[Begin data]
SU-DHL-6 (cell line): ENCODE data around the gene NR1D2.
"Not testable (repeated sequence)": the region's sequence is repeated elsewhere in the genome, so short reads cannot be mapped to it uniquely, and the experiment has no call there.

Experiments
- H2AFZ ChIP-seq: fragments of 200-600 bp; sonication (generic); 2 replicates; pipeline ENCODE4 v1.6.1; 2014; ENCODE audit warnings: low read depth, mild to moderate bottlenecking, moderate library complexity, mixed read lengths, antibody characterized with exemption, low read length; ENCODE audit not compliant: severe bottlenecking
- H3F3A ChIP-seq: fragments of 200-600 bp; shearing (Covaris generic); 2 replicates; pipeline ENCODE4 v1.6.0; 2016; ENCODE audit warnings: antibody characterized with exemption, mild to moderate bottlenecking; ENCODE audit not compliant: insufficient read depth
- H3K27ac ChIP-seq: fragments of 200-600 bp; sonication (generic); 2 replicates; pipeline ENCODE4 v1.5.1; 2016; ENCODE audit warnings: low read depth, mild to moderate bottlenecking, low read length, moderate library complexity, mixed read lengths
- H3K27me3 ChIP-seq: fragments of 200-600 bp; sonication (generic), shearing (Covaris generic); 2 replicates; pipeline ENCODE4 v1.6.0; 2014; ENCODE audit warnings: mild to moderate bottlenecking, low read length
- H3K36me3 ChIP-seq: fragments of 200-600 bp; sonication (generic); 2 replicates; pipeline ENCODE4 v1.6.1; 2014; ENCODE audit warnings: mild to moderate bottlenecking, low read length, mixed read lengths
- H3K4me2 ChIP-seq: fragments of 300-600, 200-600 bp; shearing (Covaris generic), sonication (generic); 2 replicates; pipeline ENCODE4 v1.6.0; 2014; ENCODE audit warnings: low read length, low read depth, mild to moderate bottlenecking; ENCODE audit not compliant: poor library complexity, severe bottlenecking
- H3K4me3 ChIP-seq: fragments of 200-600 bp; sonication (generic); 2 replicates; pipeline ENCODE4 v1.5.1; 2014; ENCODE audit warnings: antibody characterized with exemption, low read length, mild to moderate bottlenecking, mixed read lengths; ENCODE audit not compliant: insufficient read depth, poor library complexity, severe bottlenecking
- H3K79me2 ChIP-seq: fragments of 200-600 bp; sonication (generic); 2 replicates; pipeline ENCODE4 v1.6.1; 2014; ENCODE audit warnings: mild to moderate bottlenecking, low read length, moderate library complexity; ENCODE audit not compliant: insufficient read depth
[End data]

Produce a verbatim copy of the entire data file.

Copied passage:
SU-DHL-6 (cell line): ENCODE data around the gene NR1D2.
"Not testable (repeated sequence)": the region's sequence is repeated elsewhere in the genome, so short reads cannot be mapped to it uniquely, and the experiment has no call there.

Experiments
- H2AFZ ChIP-seq: fragments of 200-600 bp; sonication (generic); 2 replicates; pipeline ENCODE4 v1.6.1; 2014; ENCODE audit warnings: low read depth, mild to moderate bottlenecking, moderate library complexity, mixed read lengths, antibody characterized with exemption, low read length; ENCODE audit not compliant: severe bottlenecking
- H3F3A ChIP-seq: fragments of 200-600 bp; shearing (Covaris generic); 2 replicates; pipeline ENCODE4 v1.6.0; 2016; ENCODE audit warnings: antibody characterized with exemption, mild to moderate bottlenecking; ENCODE audit not compliant: insufficient read depth
- H3K27ac ChIP-seq: fragments of 200-600 bp; sonication (generic); 2 replicates; pipeline ENCODE4 v1.5.1; 2016; ENCODE audit warnings: low read depth, mild to moderate bottlenecking, low read length, moderate library complexity, mixed read lengths
- H3K27me3 ChIP-seq: fragments of 200-600 bp; sonication (generic), shearing (Covaris generic); 2 replicates; pipeline ENCODE4 v1.6.0; 2014; ENCODE audit warnings: mild to moderate bottlenecking, low read length
- H3K36me3 ChIP-seq: fragments of 200-600 bp; sonication (generic); 2 replicates; pipeline ENCODE4 v1.6.1; 2014; ENCODE audit warnings: mild to moderate bottlenecking, low read length, mixed read lengths
- H3K4me2 ChIP-seq: fragments of 300-600, 200-600 bp; shearing (Covaris generic), sonication (generic); 2 replicates; pipeline ENCODE4 v1.6.0; 2014; ENCODE audit warnings: low read length, low read depth, mild to moderate bottlenecking; ENCODE audit not compliant: poor library complexity, severe bottlenecking
- H3K4me3 ChIP-seq: fragments of 200-600 bp; sonication (generic); 2 replicates; pipeline ENCODE4 v1.5.1; 2014; ENCODE audit warnings: antibody characterized with exemption, low read length, mild to moderate bottlenecking, mixed read lengths; ENCODE audit not compliant: insufficient read depth, poor library complexity, severe bottlenecking
- H3K79me2 ChIP-seq: fragments of 200-600 bp; sonication (generic); 2 replicates; pipeline ENCODE4 v1.6.1; 2014; ENCODE audit warnings: mild to moderate bottlenecking, low read length, moderate library complexity; ENCODE audit not compliant: insufficient read depth